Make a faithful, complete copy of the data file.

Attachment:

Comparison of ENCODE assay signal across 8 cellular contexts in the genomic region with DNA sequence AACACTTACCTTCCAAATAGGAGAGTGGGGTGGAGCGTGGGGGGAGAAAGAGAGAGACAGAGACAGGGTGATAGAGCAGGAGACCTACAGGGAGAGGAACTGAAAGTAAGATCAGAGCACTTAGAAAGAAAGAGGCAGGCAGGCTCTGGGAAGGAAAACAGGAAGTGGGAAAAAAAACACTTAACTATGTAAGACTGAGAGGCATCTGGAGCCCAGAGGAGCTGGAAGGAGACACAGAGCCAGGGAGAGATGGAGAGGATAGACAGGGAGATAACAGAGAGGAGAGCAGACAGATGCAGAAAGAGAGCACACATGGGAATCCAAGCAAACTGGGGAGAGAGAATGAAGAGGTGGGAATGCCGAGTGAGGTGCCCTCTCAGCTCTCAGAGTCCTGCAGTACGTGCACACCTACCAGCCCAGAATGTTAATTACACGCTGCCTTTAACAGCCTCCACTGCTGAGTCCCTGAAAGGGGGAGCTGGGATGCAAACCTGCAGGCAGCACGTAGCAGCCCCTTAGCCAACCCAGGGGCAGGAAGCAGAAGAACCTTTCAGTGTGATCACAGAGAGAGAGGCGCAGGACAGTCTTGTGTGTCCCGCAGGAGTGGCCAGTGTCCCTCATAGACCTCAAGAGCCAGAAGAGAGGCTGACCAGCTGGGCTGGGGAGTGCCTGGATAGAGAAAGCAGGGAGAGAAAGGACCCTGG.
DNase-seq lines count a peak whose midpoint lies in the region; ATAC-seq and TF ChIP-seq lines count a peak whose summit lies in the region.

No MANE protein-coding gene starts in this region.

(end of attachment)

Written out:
Comparison of ENCODE assay signal across 8 cellular contexts in the genomic region with DNA sequence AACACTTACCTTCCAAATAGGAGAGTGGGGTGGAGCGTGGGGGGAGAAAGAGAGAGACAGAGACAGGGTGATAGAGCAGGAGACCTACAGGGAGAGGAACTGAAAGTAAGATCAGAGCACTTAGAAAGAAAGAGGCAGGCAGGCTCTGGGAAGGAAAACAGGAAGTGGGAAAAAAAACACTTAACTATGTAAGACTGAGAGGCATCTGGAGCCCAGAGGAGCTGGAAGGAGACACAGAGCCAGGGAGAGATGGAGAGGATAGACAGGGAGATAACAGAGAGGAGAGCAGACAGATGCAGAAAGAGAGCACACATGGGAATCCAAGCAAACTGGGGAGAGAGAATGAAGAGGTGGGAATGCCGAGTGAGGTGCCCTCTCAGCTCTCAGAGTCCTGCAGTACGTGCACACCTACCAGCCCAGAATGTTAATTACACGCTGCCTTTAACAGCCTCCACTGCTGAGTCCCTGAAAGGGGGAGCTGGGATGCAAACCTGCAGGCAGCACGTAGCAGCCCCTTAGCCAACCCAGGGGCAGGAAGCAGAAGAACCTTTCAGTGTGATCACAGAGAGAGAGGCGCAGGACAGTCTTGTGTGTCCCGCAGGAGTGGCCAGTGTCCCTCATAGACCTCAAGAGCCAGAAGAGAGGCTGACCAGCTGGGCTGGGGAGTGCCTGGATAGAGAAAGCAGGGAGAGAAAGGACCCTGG.
DNase-seq lines count a peak whose midpoint lies in the region; ATAC-seq and TF ChIP-seq lines count a peak whose summit lies in the region.

No MANE protein-coding gene starts in this region.